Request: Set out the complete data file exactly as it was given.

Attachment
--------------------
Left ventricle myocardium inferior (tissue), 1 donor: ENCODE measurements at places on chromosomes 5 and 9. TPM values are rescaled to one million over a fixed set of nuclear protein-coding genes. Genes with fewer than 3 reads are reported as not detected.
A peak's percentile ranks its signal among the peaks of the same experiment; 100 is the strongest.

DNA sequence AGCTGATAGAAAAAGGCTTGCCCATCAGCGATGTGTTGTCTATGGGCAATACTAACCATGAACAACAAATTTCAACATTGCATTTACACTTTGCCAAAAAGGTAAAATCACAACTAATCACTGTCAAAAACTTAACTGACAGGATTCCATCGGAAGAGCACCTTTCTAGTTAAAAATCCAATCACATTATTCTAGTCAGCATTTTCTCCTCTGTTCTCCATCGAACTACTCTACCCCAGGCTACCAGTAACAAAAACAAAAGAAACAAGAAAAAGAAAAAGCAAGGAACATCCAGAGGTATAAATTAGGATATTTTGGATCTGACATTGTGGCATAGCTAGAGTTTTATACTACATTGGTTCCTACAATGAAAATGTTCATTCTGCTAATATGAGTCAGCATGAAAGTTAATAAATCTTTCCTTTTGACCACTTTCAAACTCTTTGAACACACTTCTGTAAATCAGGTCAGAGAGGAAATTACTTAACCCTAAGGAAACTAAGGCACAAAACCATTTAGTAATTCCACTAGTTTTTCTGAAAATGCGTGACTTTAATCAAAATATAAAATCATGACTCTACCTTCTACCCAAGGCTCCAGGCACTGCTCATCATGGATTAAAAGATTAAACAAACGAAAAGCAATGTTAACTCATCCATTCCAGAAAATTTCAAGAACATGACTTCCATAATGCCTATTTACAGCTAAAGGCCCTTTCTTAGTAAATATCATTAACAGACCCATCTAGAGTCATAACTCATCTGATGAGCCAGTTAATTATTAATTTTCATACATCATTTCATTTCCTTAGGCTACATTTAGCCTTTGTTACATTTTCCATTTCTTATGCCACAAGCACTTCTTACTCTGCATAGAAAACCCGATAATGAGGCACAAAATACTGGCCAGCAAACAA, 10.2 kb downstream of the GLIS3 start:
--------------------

Left ventricle myocardium inferior (tissue), 1 donor: ENCODE measurements at places on chromosomes 5 and 9. TPM values are rescaled to one million over a fixed set of nuclear protein-coding genes. Genes with fewer than 3 reads are reported as not detected.
A peak's percentile ranks its signal among the peaks of the same experiment; 100 is the strongest.

DNA sequence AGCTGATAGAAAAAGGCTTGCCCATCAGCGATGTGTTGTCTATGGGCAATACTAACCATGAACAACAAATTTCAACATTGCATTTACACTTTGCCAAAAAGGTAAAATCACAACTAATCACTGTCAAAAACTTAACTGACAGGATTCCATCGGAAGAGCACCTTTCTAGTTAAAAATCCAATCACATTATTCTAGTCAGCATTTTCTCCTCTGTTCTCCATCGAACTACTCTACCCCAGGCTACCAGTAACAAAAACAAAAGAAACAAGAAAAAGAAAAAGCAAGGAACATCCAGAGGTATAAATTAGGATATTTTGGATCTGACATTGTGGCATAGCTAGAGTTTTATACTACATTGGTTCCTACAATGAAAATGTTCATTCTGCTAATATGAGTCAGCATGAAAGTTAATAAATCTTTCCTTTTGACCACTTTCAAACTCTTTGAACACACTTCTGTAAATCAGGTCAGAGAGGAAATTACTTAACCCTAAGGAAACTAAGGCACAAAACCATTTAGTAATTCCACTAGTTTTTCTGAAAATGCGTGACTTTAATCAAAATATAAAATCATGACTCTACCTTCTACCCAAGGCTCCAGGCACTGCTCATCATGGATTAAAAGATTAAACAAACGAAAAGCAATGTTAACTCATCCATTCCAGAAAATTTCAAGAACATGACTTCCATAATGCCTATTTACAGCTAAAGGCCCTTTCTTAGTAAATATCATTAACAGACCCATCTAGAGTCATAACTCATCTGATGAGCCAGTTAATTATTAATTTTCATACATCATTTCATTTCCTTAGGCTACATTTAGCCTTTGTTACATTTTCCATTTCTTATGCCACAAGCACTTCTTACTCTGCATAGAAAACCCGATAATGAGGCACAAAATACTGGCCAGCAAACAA, 10.2 kb downstream of the GLIS3 start: